News Release: NREL to Receive R & D 100 Awards at Annual Awards Ceremony
Golden, Colo. — The U.S. Department of Energy's (DOE) National Renewable Energy Laboratory (NREL) will receive two R&D 100 awards during a black tie awards ceremony hosted by Research & Development (R&D) Magazine on Oct. 20 at Chicago's Navy Pier.
The Laboratory's R&D 100 Awards for 2005 are for an energy modeling software that determines building energy consumption and cost effective energy efficiency upgrades for buildings and a silicon testing system that helps manufacturers determine the quality of silicon material in the early stage of solar cell production.
The energy modeling software, called TREAT 2.6 for Targeted Residential Energy Analysis Tools, is a comprehensive energy analysis tool that models building energy consumption and identifies the most cost effective energy efficiency upgrades for both single-family and multifamily buildings. TREAT is based on SUNREL, a building energy simulation tool developed by NREL in the mid-1980s with several updates over time, and uses SUNREL to execute the heat and mass transfer calculations required for a detailed energy simulation of a building. The tool gives building performance contractors and energy auditors a competitive edge in the areas of accurate energy-use analysis, energy efficiency improvement options and customer confidence.
NREL shares the 2005 R&D 100 Award for TREAT with the New York State Energy Research and Development Authority (NYSERDA) and its partners Taitem Engineering, Inc. and Performance Systems Development. NYSERDA sponsored the development of TREAT.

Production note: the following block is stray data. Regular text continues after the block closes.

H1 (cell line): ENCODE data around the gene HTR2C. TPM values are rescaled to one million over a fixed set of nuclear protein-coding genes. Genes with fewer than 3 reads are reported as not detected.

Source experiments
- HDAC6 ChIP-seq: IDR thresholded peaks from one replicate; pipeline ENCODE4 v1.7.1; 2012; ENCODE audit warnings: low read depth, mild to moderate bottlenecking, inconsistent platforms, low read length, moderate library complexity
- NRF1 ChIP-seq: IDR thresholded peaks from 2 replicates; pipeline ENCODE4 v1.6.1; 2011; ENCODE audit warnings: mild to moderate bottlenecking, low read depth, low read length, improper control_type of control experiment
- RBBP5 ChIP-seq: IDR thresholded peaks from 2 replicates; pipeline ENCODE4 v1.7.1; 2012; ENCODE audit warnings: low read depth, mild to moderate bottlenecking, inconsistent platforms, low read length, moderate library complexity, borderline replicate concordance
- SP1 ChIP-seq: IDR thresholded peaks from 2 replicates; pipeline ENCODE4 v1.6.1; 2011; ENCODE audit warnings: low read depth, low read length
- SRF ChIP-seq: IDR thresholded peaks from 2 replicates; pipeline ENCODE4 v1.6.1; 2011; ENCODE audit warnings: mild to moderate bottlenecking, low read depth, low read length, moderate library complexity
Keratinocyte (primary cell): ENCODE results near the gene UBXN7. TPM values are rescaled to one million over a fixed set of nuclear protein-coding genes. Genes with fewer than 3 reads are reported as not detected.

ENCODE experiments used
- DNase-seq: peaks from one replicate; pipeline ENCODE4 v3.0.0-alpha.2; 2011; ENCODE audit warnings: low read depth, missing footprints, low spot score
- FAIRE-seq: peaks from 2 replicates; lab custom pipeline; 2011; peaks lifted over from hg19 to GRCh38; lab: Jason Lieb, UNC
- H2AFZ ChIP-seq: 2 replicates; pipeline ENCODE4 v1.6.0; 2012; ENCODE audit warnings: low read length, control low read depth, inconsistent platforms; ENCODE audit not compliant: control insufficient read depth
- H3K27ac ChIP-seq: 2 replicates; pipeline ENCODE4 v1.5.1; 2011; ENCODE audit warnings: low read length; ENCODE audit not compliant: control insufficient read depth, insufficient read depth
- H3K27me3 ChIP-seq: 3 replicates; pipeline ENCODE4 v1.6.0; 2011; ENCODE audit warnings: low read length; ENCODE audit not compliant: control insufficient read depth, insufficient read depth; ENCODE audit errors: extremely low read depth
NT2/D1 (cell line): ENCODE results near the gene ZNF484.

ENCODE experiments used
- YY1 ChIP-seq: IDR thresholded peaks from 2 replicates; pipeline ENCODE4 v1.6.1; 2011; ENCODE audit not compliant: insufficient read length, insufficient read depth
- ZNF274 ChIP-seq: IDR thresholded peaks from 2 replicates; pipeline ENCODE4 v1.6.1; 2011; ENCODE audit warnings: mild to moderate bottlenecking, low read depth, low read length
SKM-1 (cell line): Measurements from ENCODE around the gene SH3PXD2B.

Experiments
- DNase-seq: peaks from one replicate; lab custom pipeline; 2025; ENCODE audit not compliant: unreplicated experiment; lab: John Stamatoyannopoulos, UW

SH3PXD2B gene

NREL researchers who worked on this project are Michael Deru, Ron Judkoff and Paul Torcellini.
The Sinton QSSPC Silicon Evaluation System is a method of detecting impurities and defects in silicon boules — the material from which solar cells are made — before it is sliced into waters to be used in silicon solar cell manufacturing lines. A boule tester sends short pulses of infrared light into the boule and measures minority-carrier lifetime in p- or n-type silicon. Using radio frequency (RF) sensing, the tester determines quasi-steady-state photoconductance (QSSPC), then uses this information to calculate the bulk minority-carrier lifetime. Next it calibrates the results of the photoconductance analysis to determine the absolute lifetime and then determines grain structure and calculates levels of unwanted impurities. This process gives manufacturers information to identify substandard silicon before it is made into cells, thereby increasing the number of efficient cells produced, boosting yields and reducing manufacturing costs. The evaluation system will enable the solar industry to keep up with product demand and growth and to produce consistently better silicon at the lowest possible price.
The award is shared by NREL and Sinton Consulting, Inc. NREL researchers who worked on this project are David Mooney and Katie Brown.
NREL is the U.S. Department of Energy's premier laboratory for renewable energy research and development and a leading laboratory for energy efficiency R&D. NREL is operated for DOE by Midwest Research Institute and Battelle.